Paul commented on the very lax security on the walk, and I have to agree. It kind of surprised me, especially given that one, we're in a post-9/11 world here, and two, the bridge recently made headlines as a potential terrorist target. No one checked us, searched us, tried to detect any metal on our bodies, or did anything else to see if we were smuggling explosives onto a five-mile suspension bridge 200 feet over notoriously choppy water that had tens of thousands of people on it. I guess it's good to be trusting, but there's a line between trust and naivete, and I don't think it's a fine one, either. There were, to give some credit, lots of army people stationed at regular intervals on the bridge, and there were quite a few cops at either end, and up high on top of the southern tower you could see about a dozen people with what looked like binoculars looking down on the crowd. So there was that. And really, not that I would have (and not that I want to get myself in some sort of legal trouble here), but I feel fairly confident that I or anyone else could have carried along something dangerous. Maybe I'm the one being naive here, but no one even gave me a first look, let alone a second. Amazing: You can't carry a bottle of Dr. Pepper on a plane these days, and airport security inevitably wants to closely inspect my nasty, beat-up Tevas (which I wear without socks, if you catch my drift) before I get on a commuter jet to Grand Rapids, but somehow all that security gets overlooked on Labor Day on the Mackinac Bridge. Like, I carried a bottle of water with me, and no one questioned it! They probably just assumed it was water. (It was.)

But anyway, the walk: it was good, and I'm glad we did it, and I want to do it again, but maybe not every year. The crowds are huge, and that many people (they expect around 50,000 for the event) in two lanes of traffic gets a bit slow. Then throw in the oooh factor and the nearly 1:1 ratio of people to cameras, and things start to maybe not go at the pace you'd like them. But we got over in good time, and it was a really nice morning, and you know, it's good to see that many people turn out for something fitness-oriented. For most people, walking five miles in a week is significant. Walking five miles in one day is downright impressive for a lot of the people who did it today, especially some of the older folks in the crowd. So that was good to see.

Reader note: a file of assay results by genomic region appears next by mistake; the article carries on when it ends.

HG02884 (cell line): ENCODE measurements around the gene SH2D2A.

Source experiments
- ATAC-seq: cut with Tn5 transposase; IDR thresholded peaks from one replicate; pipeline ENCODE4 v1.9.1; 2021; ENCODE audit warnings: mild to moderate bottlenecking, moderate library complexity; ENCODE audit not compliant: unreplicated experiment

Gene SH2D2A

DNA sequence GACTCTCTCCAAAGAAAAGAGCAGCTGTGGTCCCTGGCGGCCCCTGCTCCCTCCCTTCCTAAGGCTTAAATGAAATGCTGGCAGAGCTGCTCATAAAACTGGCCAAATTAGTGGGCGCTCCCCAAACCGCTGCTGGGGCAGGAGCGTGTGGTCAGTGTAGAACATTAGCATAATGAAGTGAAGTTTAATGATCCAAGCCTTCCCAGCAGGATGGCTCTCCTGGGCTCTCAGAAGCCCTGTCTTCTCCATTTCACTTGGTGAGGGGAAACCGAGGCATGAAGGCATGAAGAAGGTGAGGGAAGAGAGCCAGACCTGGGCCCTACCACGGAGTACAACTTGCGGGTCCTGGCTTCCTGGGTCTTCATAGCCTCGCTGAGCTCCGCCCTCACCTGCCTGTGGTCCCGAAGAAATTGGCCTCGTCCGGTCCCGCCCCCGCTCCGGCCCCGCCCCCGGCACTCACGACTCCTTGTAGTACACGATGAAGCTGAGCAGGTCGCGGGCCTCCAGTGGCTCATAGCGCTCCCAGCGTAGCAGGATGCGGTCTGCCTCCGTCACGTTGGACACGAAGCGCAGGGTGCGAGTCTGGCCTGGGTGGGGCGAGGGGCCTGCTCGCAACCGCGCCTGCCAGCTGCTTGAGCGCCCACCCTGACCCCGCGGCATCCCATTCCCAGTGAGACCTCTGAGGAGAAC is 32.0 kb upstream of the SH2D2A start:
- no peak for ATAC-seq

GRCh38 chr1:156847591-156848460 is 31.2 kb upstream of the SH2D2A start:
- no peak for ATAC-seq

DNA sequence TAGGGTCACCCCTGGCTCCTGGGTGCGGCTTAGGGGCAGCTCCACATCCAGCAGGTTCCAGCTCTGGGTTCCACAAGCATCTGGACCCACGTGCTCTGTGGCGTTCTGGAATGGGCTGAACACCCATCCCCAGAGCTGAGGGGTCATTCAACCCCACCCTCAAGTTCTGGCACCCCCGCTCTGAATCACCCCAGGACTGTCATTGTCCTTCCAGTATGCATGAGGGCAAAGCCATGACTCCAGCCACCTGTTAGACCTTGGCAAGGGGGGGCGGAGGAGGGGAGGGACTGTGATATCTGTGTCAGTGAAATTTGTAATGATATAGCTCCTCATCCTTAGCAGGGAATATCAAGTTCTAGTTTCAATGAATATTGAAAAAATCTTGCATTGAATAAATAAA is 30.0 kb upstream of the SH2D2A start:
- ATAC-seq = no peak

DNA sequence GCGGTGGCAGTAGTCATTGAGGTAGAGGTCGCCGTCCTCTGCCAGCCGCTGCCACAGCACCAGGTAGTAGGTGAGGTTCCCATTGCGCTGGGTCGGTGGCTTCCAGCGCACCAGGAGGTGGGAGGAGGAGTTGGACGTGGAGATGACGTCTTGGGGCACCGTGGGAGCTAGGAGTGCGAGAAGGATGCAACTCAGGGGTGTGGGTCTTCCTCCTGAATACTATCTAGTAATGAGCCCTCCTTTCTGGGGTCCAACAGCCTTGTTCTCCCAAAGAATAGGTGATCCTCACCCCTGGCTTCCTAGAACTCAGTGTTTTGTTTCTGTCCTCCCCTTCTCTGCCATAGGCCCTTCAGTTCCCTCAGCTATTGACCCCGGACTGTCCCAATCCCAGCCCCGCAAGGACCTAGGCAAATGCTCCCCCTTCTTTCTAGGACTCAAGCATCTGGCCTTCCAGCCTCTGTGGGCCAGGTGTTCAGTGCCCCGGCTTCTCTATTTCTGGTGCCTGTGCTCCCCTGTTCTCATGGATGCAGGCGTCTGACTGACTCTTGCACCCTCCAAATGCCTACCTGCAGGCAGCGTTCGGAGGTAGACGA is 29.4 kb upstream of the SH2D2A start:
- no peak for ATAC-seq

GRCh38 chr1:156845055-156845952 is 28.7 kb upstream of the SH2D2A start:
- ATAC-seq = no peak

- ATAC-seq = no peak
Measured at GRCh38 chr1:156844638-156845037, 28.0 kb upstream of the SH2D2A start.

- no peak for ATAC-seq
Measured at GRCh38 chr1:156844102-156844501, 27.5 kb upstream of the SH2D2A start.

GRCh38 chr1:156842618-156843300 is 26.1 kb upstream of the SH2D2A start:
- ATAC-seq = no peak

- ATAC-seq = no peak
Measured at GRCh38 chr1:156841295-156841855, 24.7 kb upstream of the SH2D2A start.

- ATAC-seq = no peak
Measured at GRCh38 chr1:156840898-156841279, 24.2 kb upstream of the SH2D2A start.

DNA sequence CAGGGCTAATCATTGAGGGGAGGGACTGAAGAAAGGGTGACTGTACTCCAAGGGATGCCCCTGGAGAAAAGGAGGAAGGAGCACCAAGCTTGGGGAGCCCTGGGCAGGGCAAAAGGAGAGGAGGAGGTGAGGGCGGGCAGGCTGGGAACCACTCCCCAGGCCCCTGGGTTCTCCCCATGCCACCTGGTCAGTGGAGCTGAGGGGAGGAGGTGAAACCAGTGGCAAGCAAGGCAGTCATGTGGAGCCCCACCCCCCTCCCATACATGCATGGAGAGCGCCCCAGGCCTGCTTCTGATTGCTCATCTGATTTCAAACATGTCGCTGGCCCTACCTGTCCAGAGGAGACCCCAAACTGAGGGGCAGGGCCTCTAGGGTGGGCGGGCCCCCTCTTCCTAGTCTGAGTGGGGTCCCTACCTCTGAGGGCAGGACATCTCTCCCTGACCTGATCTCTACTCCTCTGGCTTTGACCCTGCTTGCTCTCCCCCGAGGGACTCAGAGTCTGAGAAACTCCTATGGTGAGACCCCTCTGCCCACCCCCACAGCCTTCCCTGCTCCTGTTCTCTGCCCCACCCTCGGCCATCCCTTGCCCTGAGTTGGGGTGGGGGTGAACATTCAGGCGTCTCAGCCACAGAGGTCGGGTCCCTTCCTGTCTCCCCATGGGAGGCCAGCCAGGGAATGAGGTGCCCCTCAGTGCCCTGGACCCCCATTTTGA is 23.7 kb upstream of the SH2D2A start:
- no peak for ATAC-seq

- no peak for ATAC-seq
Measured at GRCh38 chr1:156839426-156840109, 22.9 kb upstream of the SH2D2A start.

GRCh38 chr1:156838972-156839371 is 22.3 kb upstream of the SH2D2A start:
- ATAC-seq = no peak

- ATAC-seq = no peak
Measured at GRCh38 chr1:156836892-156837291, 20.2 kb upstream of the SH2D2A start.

And the whole thing was remarkably well organized, and people were really well behaved, too. School busses from surrounding counties all line up in Mackinaw City, and for two bucks you can get a ride over to St. Ignace to start the walk. Crowd control is set up the night before, and people start queing up in snake formation. It's like waiting to ride a roller coaster, except the line moves very fast and there's no steep drop. Then, on the other side, you get off the bus and start walking. That's it. And the state has managed to keep the corporate aspect out of it: there are no tables anywhere trying to sell cans of sugary "energy" drinks for five bucks each, no jerks with clipboards giving away hoodies for applying for a new Visa card, nothing like that.